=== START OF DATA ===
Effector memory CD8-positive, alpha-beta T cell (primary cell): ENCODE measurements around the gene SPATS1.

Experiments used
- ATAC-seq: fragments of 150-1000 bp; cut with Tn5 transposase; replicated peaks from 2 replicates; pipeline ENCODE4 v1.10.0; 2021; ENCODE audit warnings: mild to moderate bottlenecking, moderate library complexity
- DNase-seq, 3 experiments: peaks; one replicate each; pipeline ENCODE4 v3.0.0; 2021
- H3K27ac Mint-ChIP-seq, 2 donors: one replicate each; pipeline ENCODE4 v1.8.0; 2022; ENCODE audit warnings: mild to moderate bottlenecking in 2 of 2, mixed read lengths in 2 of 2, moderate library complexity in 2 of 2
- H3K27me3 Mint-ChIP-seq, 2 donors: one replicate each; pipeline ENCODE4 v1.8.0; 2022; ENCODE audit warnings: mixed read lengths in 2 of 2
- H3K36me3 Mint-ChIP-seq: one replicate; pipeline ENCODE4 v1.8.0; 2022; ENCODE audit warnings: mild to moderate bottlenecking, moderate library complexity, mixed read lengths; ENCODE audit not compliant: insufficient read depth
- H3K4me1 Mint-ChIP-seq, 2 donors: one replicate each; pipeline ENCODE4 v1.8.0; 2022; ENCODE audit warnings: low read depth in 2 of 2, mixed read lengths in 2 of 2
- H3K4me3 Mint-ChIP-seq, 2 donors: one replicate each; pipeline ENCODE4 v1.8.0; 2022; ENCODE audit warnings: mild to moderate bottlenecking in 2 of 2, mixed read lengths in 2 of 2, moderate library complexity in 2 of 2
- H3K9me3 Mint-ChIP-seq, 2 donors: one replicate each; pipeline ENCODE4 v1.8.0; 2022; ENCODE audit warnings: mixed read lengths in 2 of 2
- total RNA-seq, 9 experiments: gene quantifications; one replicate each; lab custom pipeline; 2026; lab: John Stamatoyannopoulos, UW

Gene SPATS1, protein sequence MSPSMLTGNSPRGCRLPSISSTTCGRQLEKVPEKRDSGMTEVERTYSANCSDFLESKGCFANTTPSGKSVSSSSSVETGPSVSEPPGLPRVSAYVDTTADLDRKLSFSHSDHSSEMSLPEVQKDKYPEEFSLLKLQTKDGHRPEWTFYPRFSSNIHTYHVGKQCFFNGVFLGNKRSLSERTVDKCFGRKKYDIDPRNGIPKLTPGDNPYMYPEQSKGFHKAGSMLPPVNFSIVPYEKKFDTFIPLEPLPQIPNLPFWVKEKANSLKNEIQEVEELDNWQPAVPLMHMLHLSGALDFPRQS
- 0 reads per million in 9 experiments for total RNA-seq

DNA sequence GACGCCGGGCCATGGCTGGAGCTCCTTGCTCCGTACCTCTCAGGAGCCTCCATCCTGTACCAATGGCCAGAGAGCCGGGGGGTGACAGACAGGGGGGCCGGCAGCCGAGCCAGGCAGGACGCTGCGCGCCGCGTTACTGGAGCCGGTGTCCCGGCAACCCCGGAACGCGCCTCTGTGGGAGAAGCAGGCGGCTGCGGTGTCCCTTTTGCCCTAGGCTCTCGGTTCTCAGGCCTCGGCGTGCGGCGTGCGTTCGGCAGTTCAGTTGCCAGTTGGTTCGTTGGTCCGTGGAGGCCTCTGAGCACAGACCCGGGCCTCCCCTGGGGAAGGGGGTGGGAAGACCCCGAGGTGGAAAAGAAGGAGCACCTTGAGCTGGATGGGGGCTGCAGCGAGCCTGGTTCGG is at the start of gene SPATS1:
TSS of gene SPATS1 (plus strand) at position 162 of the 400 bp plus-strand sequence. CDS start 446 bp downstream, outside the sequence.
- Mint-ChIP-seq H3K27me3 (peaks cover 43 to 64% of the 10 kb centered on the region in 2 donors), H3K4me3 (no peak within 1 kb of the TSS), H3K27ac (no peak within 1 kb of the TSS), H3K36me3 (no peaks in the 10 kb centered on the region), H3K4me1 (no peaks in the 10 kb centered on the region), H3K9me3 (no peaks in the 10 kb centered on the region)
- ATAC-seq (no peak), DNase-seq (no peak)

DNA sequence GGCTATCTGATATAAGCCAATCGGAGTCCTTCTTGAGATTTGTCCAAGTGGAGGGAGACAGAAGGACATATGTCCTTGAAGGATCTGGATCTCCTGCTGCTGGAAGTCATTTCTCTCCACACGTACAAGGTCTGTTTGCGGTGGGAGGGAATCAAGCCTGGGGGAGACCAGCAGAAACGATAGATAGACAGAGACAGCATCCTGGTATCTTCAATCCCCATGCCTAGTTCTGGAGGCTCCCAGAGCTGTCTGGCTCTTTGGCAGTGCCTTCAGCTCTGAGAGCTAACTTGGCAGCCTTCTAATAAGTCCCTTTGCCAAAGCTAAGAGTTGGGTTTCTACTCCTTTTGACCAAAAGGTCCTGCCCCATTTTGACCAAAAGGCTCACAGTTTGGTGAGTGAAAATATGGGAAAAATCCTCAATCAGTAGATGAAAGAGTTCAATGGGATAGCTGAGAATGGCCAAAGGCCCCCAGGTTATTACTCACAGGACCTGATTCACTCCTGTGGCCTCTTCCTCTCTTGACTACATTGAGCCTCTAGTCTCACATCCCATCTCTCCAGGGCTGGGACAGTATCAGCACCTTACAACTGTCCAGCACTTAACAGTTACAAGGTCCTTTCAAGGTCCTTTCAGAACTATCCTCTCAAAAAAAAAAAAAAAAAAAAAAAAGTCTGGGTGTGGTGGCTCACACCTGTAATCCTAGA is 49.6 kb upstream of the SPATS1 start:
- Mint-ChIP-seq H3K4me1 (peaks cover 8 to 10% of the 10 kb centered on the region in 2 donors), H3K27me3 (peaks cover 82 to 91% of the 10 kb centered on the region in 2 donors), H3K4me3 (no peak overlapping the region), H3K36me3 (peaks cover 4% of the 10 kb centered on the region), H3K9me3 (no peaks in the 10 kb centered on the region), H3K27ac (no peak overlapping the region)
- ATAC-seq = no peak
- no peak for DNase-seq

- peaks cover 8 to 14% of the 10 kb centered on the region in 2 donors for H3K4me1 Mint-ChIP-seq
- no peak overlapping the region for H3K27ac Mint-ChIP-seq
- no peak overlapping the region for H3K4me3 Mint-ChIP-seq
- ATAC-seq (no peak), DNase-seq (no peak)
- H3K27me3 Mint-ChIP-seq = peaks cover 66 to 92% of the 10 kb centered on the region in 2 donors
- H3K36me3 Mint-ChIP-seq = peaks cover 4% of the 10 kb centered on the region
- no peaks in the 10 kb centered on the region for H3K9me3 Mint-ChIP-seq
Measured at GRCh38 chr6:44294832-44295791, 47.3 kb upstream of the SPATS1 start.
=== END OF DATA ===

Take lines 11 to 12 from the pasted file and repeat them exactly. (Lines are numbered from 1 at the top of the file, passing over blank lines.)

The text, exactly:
- total RNA-seq, 9 experiments: gene quantifications; one replicate each; lab custom pipeline; 2026; lab: John Stamatoyannopoulos, UW

Gene SPATS1, protein sequence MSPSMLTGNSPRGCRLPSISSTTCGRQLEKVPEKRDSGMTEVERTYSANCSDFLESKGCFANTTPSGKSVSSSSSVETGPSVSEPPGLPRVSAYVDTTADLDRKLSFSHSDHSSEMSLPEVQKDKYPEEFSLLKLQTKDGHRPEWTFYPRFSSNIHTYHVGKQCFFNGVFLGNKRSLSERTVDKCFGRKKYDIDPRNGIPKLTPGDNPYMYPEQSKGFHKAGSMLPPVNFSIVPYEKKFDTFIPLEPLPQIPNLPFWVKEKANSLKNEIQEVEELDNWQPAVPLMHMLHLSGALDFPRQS